Should You Be Concerned About Brain Damage If You Had COVID? Here's What Doctors Say

Three top Boston doctors urged the public not to be alarmed and to await more information

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Three top Boston doctors reacted this week to a recent British study showing that mild cases of coronavirus can cause damage to the brain. And while they said there is reason for concern, they said people who have had COVID-19 should not be alarmed.

The study from the University of Oxford concluded that even mild cases of COVID-19 are linked to tissue damage, a decrease in the brain’s overall volume, cognitive function decline and a loss in brain regions tied to the sense of smell.

The three doctors expressed their opinions on this study during NBC10 Boston’s weekly COVID Q&A segment on Tuesday.

Boston Medical Center’s Dr. Sabrina Assoumou urged the public not to be alarmed, as more information is still being gathered.

“This is concerning because COVID is not only a pulmonary disease. We’re seeing changes in the brain, in the heart, so this is something we need to get more data about to learn the long-term complications of this so stay tuned and stay vigilant," she said.

Brigham and Women’s Hospital’s Dr. Daniel Kuritzkes agreed. He said the study was interesting and that he wants to learn more about the data.

“It’s important to understand how prevalent these abnormalities are and how long-lasting or reversible they are,” he said.

The societal and lifestyle disruptions caused by the COVID-19 pandemic may have triggered inflammation in the brain that can affect mental health, according to a Massachusetts General Hospital study.

Dr. Shira Doron, a hospital epidemiologist at Tufts Medical Center, said she was reassured by another study which could be used to see the long-term implications of this British study.

“A recent study suggests that the cells that are responsible for smell don’t get directly infected by the virus," she said. "It appears that the immune response to the virus in the area where the smell receptors are can create this phenomenon called down-regulation so that the smell receptors decrease in number in response to the immune cells that are reacting to the virus, so it’s not a cell death.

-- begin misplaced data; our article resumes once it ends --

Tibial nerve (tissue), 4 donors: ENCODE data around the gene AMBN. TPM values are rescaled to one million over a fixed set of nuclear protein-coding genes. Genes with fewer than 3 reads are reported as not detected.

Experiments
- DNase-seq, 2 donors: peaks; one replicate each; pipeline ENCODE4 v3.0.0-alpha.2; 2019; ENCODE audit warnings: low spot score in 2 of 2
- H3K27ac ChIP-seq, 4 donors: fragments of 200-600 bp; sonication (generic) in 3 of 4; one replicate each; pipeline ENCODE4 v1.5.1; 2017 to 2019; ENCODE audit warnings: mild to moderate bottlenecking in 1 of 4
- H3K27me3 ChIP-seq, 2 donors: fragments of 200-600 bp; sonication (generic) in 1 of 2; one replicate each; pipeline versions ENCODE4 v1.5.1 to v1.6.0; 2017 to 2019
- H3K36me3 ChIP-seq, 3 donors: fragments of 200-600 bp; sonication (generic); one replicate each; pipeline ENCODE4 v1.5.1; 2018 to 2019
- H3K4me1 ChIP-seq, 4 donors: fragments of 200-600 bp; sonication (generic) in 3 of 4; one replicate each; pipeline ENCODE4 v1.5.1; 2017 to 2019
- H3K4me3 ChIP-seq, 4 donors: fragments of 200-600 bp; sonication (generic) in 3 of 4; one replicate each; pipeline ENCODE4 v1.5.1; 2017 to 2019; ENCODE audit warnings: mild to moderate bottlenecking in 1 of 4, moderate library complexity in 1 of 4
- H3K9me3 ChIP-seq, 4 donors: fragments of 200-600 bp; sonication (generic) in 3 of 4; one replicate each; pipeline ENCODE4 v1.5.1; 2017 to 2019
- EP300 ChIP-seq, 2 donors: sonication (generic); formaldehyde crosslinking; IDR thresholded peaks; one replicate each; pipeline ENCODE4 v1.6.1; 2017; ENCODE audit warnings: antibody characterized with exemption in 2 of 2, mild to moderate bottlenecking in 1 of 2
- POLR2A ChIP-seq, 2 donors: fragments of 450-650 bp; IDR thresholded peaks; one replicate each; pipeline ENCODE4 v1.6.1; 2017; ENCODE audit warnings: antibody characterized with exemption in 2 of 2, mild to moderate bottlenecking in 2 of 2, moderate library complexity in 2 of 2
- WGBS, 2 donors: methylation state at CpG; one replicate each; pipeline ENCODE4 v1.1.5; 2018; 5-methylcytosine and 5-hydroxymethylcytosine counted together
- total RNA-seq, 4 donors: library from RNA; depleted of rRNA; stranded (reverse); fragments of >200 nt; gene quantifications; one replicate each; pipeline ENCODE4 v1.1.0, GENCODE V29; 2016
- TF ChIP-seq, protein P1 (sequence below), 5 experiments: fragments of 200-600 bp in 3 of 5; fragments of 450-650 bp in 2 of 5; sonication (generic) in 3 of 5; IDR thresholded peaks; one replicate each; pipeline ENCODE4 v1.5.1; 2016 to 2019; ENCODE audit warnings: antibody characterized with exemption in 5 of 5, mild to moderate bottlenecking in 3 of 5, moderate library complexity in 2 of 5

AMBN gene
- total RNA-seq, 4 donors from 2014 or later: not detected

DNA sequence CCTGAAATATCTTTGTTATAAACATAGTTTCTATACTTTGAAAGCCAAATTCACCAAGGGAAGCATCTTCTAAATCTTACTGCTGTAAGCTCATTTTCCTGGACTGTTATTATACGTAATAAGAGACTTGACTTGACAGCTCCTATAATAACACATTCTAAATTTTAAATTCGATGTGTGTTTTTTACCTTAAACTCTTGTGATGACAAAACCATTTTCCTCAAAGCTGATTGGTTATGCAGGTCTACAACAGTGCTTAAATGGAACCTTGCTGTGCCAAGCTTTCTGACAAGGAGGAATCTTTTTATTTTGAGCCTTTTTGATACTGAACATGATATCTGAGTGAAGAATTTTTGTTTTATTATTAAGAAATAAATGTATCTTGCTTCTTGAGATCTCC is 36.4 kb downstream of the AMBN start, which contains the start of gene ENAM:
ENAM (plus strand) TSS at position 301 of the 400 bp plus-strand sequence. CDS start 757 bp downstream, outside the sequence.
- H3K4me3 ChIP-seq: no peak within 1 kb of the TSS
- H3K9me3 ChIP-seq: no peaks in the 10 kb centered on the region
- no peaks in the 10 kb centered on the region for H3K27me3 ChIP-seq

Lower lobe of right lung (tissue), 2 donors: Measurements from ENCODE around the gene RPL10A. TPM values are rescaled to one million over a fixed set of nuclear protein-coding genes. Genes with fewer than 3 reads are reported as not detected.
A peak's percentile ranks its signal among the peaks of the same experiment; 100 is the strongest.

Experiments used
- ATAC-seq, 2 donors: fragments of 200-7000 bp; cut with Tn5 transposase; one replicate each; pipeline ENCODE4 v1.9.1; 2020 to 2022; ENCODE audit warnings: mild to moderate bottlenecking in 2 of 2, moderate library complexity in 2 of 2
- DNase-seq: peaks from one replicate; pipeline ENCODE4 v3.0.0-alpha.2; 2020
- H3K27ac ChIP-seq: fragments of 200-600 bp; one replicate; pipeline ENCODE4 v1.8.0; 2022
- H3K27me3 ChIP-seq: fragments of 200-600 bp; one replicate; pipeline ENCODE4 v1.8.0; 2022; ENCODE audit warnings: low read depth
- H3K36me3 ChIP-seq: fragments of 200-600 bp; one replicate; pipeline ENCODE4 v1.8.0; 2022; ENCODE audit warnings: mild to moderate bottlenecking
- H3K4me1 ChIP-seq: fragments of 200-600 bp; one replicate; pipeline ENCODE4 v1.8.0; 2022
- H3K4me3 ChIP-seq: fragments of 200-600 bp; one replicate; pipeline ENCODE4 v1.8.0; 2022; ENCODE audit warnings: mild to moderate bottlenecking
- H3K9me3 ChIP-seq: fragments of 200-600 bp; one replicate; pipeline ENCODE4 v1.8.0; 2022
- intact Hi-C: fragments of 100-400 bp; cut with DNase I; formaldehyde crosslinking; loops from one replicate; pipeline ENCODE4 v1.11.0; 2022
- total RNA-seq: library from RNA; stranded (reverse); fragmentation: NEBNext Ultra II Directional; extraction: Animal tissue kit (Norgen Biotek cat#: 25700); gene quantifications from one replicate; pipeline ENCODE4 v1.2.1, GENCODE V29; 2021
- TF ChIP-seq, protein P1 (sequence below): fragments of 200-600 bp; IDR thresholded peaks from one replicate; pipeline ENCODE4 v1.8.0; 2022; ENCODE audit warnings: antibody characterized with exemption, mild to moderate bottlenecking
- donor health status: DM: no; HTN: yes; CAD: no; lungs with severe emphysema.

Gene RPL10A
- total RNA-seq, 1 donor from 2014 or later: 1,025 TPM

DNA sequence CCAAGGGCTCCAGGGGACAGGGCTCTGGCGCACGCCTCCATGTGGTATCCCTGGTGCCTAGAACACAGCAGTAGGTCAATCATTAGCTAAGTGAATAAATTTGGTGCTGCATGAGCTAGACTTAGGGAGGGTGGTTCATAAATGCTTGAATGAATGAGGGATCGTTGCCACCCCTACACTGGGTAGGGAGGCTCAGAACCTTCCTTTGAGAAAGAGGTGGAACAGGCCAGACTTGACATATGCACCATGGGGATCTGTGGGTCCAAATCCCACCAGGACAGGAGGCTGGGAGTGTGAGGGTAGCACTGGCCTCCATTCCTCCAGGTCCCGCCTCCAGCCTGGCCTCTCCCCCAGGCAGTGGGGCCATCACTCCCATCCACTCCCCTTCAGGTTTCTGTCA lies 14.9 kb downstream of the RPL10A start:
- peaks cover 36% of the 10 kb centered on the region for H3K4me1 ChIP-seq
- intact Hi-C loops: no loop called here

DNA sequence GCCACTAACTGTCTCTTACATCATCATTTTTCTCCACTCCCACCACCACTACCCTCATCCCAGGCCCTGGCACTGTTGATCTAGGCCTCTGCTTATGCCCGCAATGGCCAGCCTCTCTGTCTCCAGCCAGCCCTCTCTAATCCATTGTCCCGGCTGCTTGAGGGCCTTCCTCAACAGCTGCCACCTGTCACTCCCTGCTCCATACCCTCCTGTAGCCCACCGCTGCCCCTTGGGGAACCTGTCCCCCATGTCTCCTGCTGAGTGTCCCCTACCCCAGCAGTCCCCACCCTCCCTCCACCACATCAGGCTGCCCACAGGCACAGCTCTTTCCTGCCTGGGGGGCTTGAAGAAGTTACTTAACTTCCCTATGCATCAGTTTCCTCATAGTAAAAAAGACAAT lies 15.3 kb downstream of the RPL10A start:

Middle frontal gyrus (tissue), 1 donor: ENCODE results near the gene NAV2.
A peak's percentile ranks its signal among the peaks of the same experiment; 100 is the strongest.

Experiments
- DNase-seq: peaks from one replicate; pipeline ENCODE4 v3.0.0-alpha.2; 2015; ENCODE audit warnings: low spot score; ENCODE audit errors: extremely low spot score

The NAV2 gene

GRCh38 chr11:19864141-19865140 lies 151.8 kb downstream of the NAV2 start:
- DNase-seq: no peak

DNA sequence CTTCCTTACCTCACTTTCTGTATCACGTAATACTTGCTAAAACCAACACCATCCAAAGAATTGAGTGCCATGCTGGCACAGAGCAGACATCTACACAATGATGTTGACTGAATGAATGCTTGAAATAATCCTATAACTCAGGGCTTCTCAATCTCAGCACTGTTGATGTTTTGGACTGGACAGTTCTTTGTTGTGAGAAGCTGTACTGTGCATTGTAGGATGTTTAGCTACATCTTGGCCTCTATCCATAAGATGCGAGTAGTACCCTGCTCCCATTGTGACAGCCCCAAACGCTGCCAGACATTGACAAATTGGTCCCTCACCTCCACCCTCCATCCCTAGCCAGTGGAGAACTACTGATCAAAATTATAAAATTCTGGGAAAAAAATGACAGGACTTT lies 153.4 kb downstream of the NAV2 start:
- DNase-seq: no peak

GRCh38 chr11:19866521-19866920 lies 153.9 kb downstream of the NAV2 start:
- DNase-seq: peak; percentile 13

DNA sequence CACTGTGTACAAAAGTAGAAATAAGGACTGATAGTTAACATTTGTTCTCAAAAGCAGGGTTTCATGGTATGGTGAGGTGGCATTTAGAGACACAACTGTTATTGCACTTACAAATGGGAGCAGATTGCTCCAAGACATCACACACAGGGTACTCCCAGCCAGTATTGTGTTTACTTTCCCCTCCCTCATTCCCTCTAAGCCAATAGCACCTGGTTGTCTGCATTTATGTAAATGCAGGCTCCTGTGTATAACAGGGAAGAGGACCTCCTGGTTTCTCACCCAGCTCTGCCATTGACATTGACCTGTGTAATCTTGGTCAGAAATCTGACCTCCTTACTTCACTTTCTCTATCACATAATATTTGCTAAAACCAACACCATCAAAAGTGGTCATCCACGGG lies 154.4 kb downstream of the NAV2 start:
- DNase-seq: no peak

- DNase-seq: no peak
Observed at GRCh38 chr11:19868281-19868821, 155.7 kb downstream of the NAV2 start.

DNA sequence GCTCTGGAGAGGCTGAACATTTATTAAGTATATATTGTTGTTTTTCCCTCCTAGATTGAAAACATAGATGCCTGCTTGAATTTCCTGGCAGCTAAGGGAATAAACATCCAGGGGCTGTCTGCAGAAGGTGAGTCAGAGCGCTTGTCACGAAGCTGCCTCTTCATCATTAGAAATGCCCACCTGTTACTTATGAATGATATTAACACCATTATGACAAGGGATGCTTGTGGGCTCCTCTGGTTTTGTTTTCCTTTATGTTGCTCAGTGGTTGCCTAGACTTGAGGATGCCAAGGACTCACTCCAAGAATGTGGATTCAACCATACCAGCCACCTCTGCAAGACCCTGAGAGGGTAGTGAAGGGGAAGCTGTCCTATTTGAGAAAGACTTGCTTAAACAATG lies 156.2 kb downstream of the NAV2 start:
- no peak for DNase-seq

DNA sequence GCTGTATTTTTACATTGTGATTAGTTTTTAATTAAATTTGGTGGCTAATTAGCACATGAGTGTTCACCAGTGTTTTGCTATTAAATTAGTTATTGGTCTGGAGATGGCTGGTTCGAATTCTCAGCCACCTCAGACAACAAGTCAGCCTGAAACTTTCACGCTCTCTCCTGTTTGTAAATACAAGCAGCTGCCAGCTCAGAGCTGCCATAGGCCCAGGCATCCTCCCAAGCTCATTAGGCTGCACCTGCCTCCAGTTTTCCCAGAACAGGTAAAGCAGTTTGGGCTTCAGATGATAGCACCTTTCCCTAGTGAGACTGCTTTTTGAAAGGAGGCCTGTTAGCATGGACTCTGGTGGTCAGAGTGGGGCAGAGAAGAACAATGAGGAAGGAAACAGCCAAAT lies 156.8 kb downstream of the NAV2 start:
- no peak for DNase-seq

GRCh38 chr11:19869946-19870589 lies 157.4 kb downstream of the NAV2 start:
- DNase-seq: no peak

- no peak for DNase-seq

"So if smell is affected by a down-regulation by cells and not damage to the interior of the cell, then perhaps what we may be seeing is that the area changes in response to the fact that the person isn’t smelling for a while as opposed to it being direct damage from the virus. Maybe that part of the brain, if you looked further down the line, would look more normal again when smell returns, as it does for most patients."

The doctors also responded to a conclusion in the study that said that a mild case of COVID could result in a reduction in grey matter.

“I think we’ll have to see what happens over the longer term,” Kuritzkes said. “Whether these changes are permanent or reversible still needs to be seen, and we’ll need confirmation of that.”

Inflammation, stress, memory issues, and other symptoms of "long haul" COVID-19 are still impacting Fiona Lowenstein and Chimére Smith. Smith tells LX News she developed occipital neuralgia after contracting the virus in March 2020. "It almost feels like I have a rubber band around my head, actually 20 of them at any given time," Smith said.

Assoumou agreed that more data is needed.

“It was an ongoing study that had brain scans of people before they got COVID, which was really helpful in moving forward and learning more.”

As for whether people can notice these brain impacts in their daily lives, Doron said it remains unclear.

“I don’t think we know," she said. "Like many studies in COVID, this is more hypothesis generating than it is answering questions. Discovering some underlying association with COVID needs a lot more study."

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